May 9th, 2012 by admin

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A Humanitarian at Heart

A Humanitarian at Heart

Suzanne Harwood

At A Glance

Suzanne Harwood didn’t always want to be a nurse. In this article, she explains how she felt guided to nursing and how that decision has affected her life and the lives of countless others in Guatemala, India, TImor Leste, Mozambique and beyond.

“We both feel we were guided to each other.” Suzanne Harwood’s eyes light up. Her cheeks blush under her freckles. She and her fiancé, Chris Silva, have a lot in common. They went hiking on their first date. Their Facebook profiles are a canvas of the two of them: cheery photos running together, crossing finish lines, and wearing medals.

She chops onions and carrots and throws them on the stove to sauté. She wants to get the ingredients into the slow cooker before she spends the day wedding dress shopping with friends.

Harwood talks in low tones and speaks softly. She is perpetually calm. Her bright blue eyes lock on yours as she speaks. She makes people feel comfortable, but says she used to be shy. “Nursing helped me a ton because immediately you have to be intimate with somebody and help them feel comfortable.”

Over the past four years, Harwood has traveled to Central America, Africa, India, and Timor Leste, using her medical expertise as a nurse practitioner to bless the lives of others. She gushes about her favorite organization, Care for Life, in Mozambique.

Suzanne in Mozambique

“That is the best organization that I’ve ever encountered. They kind of take the principles of the gospel, and the organization of how the Church is run and apply that to humanitarian work.” She went to Mozambique in May of last year.

“Care for Life goes to a village and talks to the village elders and asks them, ‘Hey do you want this? This is what we offer.’ A lot of times village elders will approach Care for Life. They’ve heard about what they’ve done for other villages. They use local people to teach other local people how to improve their lives. They use all local resources. It’s teaching a man how to fish; it’s a fabulous organization.”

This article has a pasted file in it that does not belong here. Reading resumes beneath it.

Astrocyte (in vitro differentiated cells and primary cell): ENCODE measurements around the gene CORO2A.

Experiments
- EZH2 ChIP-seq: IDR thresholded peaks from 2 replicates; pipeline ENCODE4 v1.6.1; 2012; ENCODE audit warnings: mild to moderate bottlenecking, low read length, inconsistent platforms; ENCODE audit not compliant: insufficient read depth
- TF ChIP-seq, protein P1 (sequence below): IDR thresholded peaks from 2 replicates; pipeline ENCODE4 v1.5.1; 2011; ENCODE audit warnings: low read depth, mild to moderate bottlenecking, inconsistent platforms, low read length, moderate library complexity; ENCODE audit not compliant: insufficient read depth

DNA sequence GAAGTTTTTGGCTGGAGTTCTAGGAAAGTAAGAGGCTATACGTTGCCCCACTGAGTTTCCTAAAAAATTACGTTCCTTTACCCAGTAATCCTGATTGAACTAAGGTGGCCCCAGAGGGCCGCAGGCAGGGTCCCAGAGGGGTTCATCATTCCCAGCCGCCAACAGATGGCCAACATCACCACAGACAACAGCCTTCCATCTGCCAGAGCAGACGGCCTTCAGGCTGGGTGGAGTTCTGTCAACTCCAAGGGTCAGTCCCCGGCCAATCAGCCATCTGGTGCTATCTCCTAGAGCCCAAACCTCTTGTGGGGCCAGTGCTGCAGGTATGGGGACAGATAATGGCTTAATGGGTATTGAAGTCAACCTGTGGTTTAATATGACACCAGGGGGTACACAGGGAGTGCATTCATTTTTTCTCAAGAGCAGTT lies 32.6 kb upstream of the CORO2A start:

Harwood explains one of the first things Care for Life teaches is how to build latrines. “A lot of times they get sick because they don’t use latrines. They teach villagers the importance of using latrines instead of going to the bathroom wherever.”
She continues, “If they build a latrine on their own using local products, Care for Life will supply cement so they can make the latrine permanent. It’s local cement that they could purchase. They try not to use anything villagers couldn’t get themselves if they had the means, or anything that is not locally produced. One man was taught how to make bricks from local mud for latrines. He built a latrine for himself, and then he realized he could build more bricks and sell them to other people. Now he employs two men building bricks. What a huge difference that can make. I can’t say enough about the program.”

Care for life teaches healthcare and finances and offers microfinance, education, and other life skills. The organization promotes safety for women and children. Harwood says, “Most all of the women have been raped by the time they are thirteen. There are a lot of misconceptions, especially with AIDS. There’s a misconception that if someone has AIDS, if they have sex with a virgin, they’ll get rid of the AIDS.”

Suzanne with Rising Star Outreach in India

Harwood talks about her role in Care for Life: “When I was there, I talked about basic health care. The village will elect certain people to represent them–Health Promoters of the village–who are then responsible for about five families in the village. We teach the Health Promoters and then they go and teach those families they are responsible for. They check in on those families to make sure that they understand concepts and are applying them.”